Originally posted on Fangraphs  |  Last updated 7/30/13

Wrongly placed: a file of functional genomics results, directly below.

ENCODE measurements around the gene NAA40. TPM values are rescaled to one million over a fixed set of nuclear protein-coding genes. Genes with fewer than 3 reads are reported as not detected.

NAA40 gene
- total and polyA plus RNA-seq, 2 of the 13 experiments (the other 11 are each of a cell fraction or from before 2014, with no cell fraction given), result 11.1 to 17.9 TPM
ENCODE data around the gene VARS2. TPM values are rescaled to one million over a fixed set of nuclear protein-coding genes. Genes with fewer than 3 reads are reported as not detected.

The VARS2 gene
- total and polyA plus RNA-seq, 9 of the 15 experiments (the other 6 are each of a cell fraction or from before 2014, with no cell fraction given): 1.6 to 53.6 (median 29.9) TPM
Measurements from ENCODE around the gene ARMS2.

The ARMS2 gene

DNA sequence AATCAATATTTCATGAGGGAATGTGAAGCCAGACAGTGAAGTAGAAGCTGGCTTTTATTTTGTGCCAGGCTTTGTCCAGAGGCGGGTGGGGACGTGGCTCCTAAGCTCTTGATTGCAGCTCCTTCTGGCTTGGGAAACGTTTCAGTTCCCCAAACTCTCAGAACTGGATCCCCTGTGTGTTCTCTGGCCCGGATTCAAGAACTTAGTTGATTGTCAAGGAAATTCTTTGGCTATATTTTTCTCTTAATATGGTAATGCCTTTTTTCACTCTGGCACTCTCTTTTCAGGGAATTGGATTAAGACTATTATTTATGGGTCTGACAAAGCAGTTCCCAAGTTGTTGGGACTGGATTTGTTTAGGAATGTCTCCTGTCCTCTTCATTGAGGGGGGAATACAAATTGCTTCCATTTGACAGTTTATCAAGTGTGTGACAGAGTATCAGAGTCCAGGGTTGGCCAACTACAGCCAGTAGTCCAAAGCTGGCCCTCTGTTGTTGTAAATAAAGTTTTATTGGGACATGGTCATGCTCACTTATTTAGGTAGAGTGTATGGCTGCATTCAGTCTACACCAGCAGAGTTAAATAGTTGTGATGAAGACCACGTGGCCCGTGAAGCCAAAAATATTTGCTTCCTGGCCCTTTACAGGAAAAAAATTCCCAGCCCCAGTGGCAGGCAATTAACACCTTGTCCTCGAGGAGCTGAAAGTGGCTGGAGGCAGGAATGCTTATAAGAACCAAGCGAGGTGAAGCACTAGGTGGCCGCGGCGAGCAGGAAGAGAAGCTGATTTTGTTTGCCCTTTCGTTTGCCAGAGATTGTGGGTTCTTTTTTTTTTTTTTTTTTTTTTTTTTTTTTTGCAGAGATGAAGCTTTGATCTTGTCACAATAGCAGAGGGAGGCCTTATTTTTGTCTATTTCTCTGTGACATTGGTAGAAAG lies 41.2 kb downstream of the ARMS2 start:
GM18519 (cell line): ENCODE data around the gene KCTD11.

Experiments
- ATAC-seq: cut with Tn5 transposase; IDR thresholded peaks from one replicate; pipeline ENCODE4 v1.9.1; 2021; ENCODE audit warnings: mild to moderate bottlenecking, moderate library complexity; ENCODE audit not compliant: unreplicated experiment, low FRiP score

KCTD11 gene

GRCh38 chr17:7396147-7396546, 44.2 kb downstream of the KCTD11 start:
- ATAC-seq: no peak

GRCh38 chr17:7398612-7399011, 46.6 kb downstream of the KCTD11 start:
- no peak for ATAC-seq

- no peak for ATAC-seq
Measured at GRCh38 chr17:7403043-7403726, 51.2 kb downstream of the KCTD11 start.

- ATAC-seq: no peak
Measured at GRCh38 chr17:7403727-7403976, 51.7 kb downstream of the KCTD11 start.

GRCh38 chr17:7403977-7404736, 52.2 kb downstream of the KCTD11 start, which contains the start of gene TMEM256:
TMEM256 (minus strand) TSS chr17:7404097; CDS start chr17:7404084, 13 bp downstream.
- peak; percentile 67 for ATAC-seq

The Indians traded for Marc Rzepczynski. They traded Juan Herrera to get him. Tuesday is the day before the MLB non-waiver trade deadline, and so far this is Tuesday’s only trade to take place. Despite all the rumors involving bigger names, only these players have been swapped, and most baseball fans probably literally couldn’t care any less. It’s a trade of one non-prospect for a reliever who’s spent most of the year in Triple-A. But being that it’s a move involving a contending team — the Indians! — we might as well talk about it a little bit. The Indians have been in the market for a lefty reliever, and Rzepczynski is a lefty reliever. To date the Indians’ lefty relievers have been Rich Hill and, sometimes, Nick Hagadone. They asked about better relievers than Rzepczynski, but they didn’t like the prices, so they picked up Rzepczynski for the cost of a body and a paycheck. He’ll go right into the bullpen, and he’ll be looked to to pitch to good lefty hitters in the later innings. He’s one of them very minor additions that could feel like a very major addition in a close, important game. A thing to acknowledge: there’s a reason Rzepczynski had been pitching in Triple-A. He’s never been all that successful against righties, and, statistically, he’s gotten worse against lefties. Through 2011, he struck out 28% of left-handed bats. Since then, he’s struck out just 21%. In Triple-A this year, he struck out 15%, and one is free to wonder whether he really represents an upgrade over what Hagadone might offer. In Triple-A, Rzepczynski struck out a higher rate of righties than lefties. And this drop in strikeouts is correlated with a drop in Rzepczynski’s slider usage. Used to be, almost half his pitches to lefties were sliders. The last two years, that’s dropped to three out of ten, and that pitch has been his swing-and-miss weapon. He hasn’t been able to throw the pitch as often for strikes, so he’s had to cut back, and that’s made him more hittable. But remember the sample sizes we’re talking about. As recently as 2011, Rzepczynski was something of a stretch-run and postseason hero, and since then he hasn’t even thrown 60 innings in the bigs. The quality of his raw stuff hasn’t diminished, and even though every situational lefty feels like he’s 36 years old, Rzepczynski’s just 27. He’s actually under team control through 2015, with two more years of arbitration eligibility. The Indians got this guy for nothing, and his numbers are unremarkable, but if they can help him to find his slider, he could be a piece now and for the next two years. Even now, he can get most lefties out, and with a little improvement, he’s a weapon. He’s been real good before, and we know relievers are volatile. The ingredients are there. Teams with good lefty relievers on the market have been asking for value in return. That’s value in exchange for a guy who’s going to get a few handfuls of high-leverage plate appearances. The Indians decided to go the easier, cheaper route, and the difference between Rzepczynski and someone else down the stretch is probably pretty small, even before you account for general reliever unpredictability. The worst that could happen is that the Indians just end up preferring Hagadone. The best is that Rzepczynski finds his slider and gets lefties out, having cost the Indians a phone call and a few minutes of paperwork. You never know which move is going to win you a game, or win you a series.
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